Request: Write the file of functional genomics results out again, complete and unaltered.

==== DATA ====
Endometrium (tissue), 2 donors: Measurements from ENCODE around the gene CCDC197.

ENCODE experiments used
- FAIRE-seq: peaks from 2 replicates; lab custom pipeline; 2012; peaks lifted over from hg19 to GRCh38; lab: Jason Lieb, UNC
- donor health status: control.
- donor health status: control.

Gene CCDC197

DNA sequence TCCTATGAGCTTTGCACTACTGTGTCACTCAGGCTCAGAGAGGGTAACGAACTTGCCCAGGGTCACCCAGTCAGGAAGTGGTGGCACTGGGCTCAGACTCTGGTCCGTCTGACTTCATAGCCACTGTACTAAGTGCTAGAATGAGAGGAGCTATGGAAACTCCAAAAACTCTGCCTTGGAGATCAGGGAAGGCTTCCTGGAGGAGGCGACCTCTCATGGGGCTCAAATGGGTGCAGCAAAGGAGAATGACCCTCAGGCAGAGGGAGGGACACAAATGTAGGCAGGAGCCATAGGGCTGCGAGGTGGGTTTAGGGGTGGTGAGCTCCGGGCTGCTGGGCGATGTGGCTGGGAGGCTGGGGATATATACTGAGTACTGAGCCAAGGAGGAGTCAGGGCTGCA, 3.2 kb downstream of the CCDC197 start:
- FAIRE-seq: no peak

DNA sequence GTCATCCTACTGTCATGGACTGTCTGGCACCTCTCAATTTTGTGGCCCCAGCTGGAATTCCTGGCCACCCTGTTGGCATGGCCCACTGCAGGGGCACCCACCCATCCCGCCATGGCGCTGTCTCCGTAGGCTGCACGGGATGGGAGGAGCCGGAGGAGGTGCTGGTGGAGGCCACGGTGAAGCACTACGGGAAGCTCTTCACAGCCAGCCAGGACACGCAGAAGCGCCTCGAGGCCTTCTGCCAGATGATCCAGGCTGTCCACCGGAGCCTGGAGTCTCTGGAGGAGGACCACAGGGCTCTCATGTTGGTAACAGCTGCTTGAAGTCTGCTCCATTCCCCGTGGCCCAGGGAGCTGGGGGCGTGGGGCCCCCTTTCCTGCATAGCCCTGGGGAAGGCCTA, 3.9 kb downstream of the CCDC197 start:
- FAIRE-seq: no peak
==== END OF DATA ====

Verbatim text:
Endometrium (tissue), 2 donors: Measurements from ENCODE around the gene CCDC197.

ENCODE experiments used
- FAIRE-seq: peaks from 2 replicates; lab custom pipeline; 2012; peaks lifted over from hg19 to GRCh38; lab: Jason Lieb, UNC
- donor health status: control.
- donor health status: control.

Gene CCDC197

DNA sequence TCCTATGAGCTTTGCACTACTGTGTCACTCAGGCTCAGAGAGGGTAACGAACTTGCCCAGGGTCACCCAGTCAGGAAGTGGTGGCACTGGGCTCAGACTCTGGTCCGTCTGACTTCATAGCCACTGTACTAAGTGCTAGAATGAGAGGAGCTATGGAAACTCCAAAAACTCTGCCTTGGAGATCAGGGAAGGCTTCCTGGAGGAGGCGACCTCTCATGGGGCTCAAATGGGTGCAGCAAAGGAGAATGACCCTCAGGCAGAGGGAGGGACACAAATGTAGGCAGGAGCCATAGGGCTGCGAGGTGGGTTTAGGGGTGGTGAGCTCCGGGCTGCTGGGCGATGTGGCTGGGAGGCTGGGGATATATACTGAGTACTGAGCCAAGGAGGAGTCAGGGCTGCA, 3.2 kb downstream of the CCDC197 start:
- FAIRE-seq: no peak

DNA sequence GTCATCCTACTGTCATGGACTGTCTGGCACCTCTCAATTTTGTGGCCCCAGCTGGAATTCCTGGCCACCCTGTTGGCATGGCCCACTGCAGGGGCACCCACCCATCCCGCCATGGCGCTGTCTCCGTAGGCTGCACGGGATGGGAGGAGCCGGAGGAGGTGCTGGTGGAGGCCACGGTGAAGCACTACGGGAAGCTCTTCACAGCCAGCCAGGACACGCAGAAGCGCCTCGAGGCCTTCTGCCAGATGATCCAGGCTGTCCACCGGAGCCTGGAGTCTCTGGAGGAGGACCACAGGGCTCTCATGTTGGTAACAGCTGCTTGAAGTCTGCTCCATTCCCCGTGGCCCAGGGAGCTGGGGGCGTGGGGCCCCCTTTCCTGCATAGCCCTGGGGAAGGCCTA, 3.9 kb downstream of the CCDC197 start:
- FAIRE-seq: no peak